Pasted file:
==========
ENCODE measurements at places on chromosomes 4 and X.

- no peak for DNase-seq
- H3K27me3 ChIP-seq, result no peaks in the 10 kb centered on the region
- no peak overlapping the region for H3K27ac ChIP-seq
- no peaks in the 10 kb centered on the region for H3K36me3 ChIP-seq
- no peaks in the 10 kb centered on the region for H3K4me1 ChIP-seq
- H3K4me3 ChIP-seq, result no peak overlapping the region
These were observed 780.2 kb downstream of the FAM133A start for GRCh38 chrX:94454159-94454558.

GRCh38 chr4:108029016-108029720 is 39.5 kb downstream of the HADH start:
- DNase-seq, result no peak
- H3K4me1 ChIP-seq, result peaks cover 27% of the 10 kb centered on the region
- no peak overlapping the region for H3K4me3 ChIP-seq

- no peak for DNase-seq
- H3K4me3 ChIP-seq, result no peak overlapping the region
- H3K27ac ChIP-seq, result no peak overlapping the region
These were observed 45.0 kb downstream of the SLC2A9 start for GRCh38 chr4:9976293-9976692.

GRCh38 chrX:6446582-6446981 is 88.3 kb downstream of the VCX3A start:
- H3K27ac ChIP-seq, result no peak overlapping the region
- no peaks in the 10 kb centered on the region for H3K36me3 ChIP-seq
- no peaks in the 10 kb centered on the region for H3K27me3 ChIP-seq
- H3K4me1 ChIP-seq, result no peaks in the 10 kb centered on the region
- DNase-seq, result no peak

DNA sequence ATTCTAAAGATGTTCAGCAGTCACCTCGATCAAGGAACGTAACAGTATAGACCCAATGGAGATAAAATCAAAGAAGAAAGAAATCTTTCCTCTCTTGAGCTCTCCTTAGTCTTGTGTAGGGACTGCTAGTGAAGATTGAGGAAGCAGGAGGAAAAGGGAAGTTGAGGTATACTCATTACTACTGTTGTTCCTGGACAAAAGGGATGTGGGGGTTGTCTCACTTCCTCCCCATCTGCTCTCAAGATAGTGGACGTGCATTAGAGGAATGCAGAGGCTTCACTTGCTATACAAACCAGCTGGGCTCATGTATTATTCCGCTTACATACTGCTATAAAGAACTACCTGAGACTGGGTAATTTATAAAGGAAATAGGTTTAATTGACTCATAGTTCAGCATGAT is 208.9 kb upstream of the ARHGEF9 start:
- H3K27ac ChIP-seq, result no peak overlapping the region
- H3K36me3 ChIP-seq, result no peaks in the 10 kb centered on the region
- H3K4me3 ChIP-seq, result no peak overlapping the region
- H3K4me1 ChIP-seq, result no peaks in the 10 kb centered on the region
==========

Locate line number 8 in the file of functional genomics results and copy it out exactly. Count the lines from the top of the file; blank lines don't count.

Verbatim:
These were observed 780.2 kb downstream of the FAM133A start for GRCh38 chrX:94454159-94454558.